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SIOUX CITY -- Born in Camas, Washington, Macy Sullivan knew she either wanted to become a chemical engineer or a dancer when she grew up.

Being accepted as a dance student at the prestigious Juilliard School made the decision much easier.

"A dancer's career doesn't always last forever," Sullivan said. 

Hopefully, that won't happen for a while.

A member of the award-winning Dance Heginbotham, Sullivan will be part of An Evening of Symphonic Dance with the Sioux City Symphony Orchestra at 7:30 p.m. Saturday at the Orpheum Theatre, 528 Pierce St.  

The dance troupe will be bringing two routines, created by critically acclaimed choreographer John Heginbotham, set to music performed by the orchestra under the baton of conductor Ryan Haskins.

Macy Sullivan with partner

With partner Weaver Rhodes, dancer Macy Sullivan performs a routine entitled "Easy Win." A dancer as well as a dance teacher, Sullivan originally thought about becoming a chemical engineer before pursuing a dance career. 

Sullivan said don't expect a night of classical ballet, complete with ballet shoes or tutus.

Nope, she said Dance Heginbotham emphasizes humanity, theatricality and vibrant athleticism.

Plus Sullivan will be performing her routines with bare feet.

"It's necessary to dance John's work with bare feet," she explained. 

Sullivan is both a dancer and a teacher. As a Dance Heginbotham cultural ambassador through DanceMotion USA, she gained experience teaching classes to students with mixed abilities due to blindness, deafness or Parkinson's disease.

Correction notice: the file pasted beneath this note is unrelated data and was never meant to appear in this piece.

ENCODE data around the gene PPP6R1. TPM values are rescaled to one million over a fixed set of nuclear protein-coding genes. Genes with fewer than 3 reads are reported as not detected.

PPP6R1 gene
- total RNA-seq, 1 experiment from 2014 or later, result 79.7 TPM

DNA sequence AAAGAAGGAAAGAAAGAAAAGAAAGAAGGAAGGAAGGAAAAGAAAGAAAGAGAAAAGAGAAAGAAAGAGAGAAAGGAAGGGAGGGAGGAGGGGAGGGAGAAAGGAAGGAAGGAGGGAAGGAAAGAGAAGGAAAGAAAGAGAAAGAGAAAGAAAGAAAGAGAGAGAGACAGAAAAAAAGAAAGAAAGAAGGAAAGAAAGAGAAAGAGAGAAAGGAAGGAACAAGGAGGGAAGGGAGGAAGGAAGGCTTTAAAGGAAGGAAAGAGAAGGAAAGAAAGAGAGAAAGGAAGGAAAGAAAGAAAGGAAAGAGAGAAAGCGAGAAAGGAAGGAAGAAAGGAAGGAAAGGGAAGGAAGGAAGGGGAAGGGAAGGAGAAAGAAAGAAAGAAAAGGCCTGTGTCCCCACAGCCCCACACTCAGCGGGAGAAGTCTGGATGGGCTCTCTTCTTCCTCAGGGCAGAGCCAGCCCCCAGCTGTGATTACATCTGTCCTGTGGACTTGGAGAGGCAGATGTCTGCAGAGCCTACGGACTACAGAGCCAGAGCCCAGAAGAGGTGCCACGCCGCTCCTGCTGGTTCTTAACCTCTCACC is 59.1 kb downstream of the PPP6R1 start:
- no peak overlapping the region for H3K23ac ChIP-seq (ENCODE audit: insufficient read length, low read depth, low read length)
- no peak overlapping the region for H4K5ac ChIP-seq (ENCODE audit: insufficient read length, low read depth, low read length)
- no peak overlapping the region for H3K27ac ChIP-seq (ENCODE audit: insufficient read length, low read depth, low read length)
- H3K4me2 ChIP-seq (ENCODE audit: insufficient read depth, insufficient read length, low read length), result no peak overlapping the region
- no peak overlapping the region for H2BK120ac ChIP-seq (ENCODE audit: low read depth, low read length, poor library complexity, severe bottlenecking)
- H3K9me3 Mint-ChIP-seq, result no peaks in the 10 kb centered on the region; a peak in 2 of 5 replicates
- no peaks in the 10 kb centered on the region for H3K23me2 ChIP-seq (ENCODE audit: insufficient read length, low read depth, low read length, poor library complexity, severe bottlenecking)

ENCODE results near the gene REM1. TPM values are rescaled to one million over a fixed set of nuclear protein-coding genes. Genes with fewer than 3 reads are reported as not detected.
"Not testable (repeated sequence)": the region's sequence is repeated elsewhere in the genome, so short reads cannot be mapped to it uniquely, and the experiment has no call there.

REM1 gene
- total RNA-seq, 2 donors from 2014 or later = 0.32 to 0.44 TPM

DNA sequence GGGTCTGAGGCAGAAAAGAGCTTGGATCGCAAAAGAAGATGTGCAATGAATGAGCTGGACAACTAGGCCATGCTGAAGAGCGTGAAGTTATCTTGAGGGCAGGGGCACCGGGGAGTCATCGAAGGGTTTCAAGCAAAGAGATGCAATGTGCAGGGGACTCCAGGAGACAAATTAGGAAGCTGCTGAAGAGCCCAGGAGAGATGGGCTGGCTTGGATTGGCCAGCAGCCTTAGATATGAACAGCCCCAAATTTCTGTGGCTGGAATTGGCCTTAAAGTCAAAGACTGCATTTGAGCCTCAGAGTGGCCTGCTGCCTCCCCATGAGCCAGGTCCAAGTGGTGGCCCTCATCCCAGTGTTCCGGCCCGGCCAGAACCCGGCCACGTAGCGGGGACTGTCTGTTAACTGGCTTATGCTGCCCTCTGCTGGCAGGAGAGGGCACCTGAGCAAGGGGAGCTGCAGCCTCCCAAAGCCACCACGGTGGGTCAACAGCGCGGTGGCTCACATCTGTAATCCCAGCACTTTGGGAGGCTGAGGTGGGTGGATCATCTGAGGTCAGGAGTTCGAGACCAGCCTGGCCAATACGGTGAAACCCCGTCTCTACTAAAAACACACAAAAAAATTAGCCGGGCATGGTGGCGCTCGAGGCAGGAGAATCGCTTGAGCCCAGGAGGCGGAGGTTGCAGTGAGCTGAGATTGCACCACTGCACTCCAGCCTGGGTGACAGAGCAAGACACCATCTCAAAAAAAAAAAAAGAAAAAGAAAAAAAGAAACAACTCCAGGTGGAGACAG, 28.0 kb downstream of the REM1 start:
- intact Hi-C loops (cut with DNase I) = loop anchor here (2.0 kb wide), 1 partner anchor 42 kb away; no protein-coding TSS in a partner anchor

"It puts everything in perspective," she said.

That's also true when she's performing with Dance Heginbotham.

So, what's been making Sullivan move nowadays? Specifically, Lindy Hop. 

Macy Sullivan dance piece

Macy Sullivan, dancing with fellow Dance Heginbotham members Weaver Rhodes and Lindsey Jones,.

"Lindy Hopping generally has less structured and more improvisation than modern dance," she said. "Plus I love the music of the swing era."

Sullivan said she and her husband both work crazy hours. When they do have free time, they aren't dancing. They're cooking.

"I have celiac disease and I am always testing out new recipes," Sullivan said. "My husband and I have a really good way to cook butternut squash soup. We've also learned how to smoke salmon, even though it takes up to eight hours to do it." 

(This revised version contains changes made from the print edition of the story).

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